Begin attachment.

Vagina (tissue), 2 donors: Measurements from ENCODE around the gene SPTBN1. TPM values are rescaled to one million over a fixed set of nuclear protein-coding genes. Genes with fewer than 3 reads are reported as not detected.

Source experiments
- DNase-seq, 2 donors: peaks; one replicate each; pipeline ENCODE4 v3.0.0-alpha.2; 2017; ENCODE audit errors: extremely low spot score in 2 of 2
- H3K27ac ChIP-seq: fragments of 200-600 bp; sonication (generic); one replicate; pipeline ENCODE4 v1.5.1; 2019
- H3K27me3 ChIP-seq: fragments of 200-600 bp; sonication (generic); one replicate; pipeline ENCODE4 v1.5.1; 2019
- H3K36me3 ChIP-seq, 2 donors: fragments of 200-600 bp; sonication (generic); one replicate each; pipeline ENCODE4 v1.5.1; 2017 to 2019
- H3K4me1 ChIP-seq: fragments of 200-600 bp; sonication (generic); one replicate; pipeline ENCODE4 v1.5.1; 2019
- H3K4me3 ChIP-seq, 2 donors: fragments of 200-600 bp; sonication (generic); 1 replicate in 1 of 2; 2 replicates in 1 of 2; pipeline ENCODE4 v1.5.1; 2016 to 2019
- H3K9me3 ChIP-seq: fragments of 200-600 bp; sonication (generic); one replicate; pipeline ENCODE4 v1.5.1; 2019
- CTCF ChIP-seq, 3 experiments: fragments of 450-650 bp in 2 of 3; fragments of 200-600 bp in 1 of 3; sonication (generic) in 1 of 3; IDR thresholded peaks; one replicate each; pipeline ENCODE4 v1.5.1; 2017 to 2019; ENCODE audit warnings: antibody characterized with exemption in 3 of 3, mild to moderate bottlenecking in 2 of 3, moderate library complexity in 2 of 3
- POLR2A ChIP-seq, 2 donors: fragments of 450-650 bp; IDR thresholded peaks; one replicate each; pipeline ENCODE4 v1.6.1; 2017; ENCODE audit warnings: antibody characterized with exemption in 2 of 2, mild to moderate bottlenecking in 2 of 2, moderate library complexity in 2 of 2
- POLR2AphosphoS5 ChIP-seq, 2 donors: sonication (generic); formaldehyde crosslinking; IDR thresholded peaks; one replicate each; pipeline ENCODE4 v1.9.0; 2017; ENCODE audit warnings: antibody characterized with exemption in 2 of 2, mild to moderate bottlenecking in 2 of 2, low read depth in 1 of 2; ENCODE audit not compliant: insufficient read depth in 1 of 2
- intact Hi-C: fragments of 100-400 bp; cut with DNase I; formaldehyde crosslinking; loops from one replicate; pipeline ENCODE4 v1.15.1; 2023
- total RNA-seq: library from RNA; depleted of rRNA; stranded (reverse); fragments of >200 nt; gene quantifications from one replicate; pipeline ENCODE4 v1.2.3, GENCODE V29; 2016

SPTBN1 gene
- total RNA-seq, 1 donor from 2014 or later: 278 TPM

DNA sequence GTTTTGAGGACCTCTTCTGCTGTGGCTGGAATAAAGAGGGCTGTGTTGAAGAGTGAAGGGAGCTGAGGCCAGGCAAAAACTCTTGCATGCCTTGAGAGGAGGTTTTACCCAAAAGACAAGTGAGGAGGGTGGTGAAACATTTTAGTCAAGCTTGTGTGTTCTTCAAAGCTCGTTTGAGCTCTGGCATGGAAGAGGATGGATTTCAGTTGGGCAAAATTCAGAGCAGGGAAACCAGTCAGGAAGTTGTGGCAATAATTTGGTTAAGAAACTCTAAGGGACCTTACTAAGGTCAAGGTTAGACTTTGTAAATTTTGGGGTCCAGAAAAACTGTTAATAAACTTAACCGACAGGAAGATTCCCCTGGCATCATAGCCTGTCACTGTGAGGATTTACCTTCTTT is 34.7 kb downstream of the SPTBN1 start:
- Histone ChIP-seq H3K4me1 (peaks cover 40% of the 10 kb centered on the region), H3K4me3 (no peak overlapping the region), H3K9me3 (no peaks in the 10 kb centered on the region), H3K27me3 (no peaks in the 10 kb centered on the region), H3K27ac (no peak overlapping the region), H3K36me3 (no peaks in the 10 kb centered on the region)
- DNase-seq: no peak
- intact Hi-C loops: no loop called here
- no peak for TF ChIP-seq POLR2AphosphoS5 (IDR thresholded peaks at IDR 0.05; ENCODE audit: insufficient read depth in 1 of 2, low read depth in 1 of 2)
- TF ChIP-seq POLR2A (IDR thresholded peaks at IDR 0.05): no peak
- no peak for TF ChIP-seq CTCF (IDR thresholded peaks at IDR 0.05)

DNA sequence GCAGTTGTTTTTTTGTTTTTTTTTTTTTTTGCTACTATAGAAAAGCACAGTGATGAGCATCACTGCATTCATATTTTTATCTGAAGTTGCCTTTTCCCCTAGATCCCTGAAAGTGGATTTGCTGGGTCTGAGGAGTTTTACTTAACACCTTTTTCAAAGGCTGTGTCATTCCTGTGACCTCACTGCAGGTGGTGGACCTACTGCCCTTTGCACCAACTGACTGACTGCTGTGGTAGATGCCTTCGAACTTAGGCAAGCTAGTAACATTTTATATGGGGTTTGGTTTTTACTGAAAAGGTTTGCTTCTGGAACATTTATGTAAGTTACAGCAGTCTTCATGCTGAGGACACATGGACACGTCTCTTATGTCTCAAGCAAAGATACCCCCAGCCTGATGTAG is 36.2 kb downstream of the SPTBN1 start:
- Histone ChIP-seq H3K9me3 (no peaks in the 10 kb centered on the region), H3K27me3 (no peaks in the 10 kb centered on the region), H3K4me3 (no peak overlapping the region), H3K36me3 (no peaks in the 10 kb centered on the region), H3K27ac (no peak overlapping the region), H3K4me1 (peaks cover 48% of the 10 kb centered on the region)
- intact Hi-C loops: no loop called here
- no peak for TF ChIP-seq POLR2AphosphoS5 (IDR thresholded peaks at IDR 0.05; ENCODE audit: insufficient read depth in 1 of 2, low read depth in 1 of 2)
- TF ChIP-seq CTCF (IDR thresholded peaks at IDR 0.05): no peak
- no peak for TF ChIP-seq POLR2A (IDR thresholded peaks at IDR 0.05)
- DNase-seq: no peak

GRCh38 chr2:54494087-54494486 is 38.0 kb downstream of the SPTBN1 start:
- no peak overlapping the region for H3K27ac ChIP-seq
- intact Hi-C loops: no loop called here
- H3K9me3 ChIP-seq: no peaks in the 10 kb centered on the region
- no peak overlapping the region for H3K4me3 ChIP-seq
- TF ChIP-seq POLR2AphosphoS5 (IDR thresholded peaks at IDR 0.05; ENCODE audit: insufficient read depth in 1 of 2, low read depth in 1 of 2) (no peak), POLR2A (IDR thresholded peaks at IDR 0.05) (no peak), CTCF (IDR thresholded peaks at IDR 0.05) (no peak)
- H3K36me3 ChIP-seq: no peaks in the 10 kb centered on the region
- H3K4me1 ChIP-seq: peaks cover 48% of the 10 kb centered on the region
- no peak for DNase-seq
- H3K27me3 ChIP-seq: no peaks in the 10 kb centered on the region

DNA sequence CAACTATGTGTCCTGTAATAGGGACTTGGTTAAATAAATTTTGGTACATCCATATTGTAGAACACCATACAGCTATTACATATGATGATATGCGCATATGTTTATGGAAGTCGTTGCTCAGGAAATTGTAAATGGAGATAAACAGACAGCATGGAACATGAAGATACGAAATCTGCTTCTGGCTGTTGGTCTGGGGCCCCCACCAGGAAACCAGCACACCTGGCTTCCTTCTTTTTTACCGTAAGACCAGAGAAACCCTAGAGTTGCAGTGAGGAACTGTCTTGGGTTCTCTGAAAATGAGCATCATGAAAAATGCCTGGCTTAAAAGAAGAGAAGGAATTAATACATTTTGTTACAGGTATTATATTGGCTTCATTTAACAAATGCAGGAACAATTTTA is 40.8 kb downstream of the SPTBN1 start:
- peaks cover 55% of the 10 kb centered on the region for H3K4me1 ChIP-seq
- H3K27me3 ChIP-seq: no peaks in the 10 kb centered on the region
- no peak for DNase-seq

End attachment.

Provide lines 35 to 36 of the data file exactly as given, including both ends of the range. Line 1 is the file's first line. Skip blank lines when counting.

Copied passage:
- no peak overlapping the region for H3K4me3 ChIP-seq
- TF ChIP-seq POLR2AphosphoS5 (IDR thresholded peaks at IDR 0.05; ENCODE audit: insufficient read depth in 1 of 2, low read depth in 1 of 2) (no peak), POLR2A (IDR thresholded peaks at IDR 0.05) (no peak), CTCF (IDR thresholded peaks at IDR 0.05) (no peak)